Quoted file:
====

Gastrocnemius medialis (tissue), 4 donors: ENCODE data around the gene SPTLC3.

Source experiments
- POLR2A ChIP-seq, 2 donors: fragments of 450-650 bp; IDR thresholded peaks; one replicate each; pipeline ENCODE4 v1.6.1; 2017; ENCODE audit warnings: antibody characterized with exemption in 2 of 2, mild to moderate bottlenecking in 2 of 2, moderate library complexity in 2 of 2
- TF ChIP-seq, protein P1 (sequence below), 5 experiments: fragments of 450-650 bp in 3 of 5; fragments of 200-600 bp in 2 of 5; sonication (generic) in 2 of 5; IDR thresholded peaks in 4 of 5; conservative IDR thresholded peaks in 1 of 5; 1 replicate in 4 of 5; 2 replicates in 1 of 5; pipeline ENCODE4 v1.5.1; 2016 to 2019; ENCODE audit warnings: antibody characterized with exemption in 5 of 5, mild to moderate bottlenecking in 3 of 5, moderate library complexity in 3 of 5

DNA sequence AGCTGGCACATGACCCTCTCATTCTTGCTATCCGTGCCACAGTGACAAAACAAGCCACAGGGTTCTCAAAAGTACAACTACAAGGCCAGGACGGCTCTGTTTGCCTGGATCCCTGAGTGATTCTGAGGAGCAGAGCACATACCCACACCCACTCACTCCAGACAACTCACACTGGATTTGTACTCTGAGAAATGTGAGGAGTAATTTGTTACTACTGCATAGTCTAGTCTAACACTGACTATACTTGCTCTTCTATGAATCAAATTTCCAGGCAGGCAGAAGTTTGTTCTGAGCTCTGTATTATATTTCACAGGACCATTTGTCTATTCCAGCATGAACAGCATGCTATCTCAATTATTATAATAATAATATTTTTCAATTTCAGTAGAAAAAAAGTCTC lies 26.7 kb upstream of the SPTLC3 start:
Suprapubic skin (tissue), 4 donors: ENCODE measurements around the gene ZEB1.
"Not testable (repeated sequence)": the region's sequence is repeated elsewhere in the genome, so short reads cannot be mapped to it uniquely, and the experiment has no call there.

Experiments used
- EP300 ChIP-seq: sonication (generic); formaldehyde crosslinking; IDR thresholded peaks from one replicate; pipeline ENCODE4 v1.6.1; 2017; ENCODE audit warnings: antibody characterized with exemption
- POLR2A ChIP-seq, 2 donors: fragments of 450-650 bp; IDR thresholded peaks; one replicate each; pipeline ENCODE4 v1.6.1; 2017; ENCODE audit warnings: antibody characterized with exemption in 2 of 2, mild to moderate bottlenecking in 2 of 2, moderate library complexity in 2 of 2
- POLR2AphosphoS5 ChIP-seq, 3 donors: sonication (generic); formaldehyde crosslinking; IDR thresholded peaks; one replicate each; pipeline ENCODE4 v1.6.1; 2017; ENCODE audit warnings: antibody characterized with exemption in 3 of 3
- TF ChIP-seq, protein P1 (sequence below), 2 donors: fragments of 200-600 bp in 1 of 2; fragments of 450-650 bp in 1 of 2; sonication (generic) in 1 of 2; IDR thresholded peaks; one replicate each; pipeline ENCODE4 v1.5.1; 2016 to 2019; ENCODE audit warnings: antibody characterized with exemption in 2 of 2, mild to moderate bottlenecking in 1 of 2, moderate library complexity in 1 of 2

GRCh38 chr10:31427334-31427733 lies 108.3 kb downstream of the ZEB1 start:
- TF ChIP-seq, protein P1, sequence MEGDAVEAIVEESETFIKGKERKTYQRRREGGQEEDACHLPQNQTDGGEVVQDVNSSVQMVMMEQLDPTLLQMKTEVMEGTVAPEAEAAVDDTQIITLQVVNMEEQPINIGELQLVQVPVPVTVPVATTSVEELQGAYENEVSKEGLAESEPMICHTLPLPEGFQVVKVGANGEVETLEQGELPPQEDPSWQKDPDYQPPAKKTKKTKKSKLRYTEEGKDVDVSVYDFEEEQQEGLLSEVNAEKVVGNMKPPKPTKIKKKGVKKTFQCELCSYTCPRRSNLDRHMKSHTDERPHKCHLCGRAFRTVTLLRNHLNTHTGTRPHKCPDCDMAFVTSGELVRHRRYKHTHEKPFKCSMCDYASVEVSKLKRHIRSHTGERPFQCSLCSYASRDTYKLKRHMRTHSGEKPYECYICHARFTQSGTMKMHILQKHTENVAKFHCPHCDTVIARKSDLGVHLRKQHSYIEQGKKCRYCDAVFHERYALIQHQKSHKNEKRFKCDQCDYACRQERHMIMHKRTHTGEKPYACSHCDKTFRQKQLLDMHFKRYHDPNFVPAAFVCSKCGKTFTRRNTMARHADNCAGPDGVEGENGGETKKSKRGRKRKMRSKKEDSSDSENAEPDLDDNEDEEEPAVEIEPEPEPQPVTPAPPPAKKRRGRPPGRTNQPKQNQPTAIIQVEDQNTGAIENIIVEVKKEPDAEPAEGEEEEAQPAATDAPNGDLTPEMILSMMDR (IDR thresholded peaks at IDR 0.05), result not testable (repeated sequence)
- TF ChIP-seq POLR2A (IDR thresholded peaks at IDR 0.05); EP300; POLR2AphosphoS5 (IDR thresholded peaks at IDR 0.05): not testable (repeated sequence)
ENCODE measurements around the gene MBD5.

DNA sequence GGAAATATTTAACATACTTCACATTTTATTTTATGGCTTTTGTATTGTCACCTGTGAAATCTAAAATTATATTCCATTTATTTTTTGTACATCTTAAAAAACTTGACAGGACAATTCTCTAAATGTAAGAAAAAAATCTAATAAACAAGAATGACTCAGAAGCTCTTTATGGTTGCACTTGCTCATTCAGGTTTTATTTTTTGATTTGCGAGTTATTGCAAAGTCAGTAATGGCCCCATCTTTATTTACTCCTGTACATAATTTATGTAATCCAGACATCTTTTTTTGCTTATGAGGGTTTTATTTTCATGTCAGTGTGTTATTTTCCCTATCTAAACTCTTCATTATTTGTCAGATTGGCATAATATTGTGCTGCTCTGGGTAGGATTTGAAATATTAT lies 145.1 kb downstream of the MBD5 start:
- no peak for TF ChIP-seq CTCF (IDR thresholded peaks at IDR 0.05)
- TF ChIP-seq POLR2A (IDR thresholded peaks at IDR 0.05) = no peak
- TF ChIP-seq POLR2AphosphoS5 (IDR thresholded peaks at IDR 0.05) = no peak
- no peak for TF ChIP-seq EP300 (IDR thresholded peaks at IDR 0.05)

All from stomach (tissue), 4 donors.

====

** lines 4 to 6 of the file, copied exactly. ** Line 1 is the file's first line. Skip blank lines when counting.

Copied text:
- TF ChIP-seq, protein P1 (sequence below), 5 experiments: fragments of 450-650 bp in 3 of 5; fragments of 200-600 bp in 2 of 5; sonication (generic) in 2 of 5; IDR thresholded peaks in 4 of 5; conservative IDR thresholded peaks in 1 of 5; 1 replicate in 4 of 5; 2 replicates in 1 of 5; pipeline ENCODE4 v1.5.1; 2016 to 2019; ENCODE audit warnings: antibody characterized with exemption in 5 of 5, mild to moderate bottlenecking in 3 of 5, moderate library complexity in 3 of 5

DNA sequence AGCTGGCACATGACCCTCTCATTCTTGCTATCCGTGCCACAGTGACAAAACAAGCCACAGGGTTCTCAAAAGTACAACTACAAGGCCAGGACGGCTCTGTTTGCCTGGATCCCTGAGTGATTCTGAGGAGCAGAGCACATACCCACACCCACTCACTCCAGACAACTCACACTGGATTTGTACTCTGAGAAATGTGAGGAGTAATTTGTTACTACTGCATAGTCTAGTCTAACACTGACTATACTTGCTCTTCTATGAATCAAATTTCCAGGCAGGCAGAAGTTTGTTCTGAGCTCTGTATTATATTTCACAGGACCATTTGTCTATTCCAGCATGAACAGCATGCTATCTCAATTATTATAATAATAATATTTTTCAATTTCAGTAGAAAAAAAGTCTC lies 26.7 kb upstream of the SPTLC3 start:
Suprapubic skin (tissue), 4 donors: ENCODE measurements around the gene ZEB1.